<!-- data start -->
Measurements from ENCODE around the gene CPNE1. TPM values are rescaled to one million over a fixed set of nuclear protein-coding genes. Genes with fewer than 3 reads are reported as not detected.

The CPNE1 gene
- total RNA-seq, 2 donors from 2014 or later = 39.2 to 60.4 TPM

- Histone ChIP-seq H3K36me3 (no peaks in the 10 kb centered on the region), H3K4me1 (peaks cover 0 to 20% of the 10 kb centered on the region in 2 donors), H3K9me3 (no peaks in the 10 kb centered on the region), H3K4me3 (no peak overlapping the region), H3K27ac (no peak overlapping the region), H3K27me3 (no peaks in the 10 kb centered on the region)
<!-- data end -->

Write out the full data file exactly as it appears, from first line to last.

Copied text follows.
Measurements from ENCODE around the gene CPNE1. TPM values are rescaled to one million over a fixed set of nuclear protein-coding genes. Genes with fewer than 3 reads are reported as not detected.

The CPNE1 gene
- total RNA-seq, 2 donors from 2014 or later = 39.2 to 60.4 TPM

- Histone ChIP-seq H3K36me3 (no peaks in the 10 kb centered on the region), H3K4me1 (peaks cover 0 to 20% of the 10 kb centered on the region in 2 donors), H3K9me3 (no peaks in the 10 kb centered on the region), H3K4me3 (no peak overlapping the region), H3K27ac (no peak overlapping the region), H3K27me3 (no peaks in the 10 kb centered on the region)